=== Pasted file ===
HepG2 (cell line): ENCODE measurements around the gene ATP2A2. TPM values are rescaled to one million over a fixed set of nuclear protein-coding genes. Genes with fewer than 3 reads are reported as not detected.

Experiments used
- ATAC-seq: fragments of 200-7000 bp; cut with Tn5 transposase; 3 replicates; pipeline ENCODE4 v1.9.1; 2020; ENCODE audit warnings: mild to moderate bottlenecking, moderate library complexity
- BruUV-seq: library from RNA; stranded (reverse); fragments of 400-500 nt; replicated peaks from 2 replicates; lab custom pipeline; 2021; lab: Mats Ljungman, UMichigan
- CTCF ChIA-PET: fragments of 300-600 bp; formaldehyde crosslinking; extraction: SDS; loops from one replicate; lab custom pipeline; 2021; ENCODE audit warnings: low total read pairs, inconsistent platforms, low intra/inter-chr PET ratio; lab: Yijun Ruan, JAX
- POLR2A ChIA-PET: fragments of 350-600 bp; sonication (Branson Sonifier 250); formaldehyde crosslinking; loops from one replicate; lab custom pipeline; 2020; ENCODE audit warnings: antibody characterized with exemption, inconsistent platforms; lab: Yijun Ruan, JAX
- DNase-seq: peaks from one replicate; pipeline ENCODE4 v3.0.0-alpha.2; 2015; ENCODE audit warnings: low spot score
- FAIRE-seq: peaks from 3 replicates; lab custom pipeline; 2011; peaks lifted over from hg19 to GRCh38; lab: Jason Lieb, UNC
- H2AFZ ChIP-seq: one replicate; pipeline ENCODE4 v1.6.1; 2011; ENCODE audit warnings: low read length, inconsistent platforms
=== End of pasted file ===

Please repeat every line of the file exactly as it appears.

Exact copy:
HepG2 (cell line): ENCODE measurements around the gene ATP2A2. TPM values are rescaled to one million over a fixed set of nuclear protein-coding genes. Genes with fewer than 3 reads are reported as not detected.

Experiments used
- ATAC-seq: fragments of 200-7000 bp; cut with Tn5 transposase; 3 replicates; pipeline ENCODE4 v1.9.1; 2020; ENCODE audit warnings: mild to moderate bottlenecking, moderate library complexity
- BruUV-seq: library from RNA; stranded (reverse); fragments of 400-500 nt; replicated peaks from 2 replicates; lab custom pipeline; 2021; lab: Mats Ljungman, UMichigan
- CTCF ChIA-PET: fragments of 300-600 bp; formaldehyde crosslinking; extraction: SDS; loops from one replicate; lab custom pipeline; 2021; ENCODE audit warnings: low total read pairs, inconsistent platforms, low intra/inter-chr PET ratio; lab: Yijun Ruan, JAX
- POLR2A ChIA-PET: fragments of 350-600 bp; sonication (Branson Sonifier 250); formaldehyde crosslinking; loops from one replicate; lab custom pipeline; 2020; ENCODE audit warnings: antibody characterized with exemption, inconsistent platforms; lab: Yijun Ruan, JAX
- DNase-seq: peaks from one replicate; pipeline ENCODE4 v3.0.0-alpha.2; 2015; ENCODE audit warnings: low spot score
- FAIRE-seq: peaks from 3 replicates; lab custom pipeline; 2011; peaks lifted over from hg19 to GRCh38; lab: Jason Lieb, UNC
- H2AFZ ChIP-seq: one replicate; pipeline ENCODE4 v1.6.1; 2011; ENCODE audit warnings: low read length, inconsistent platforms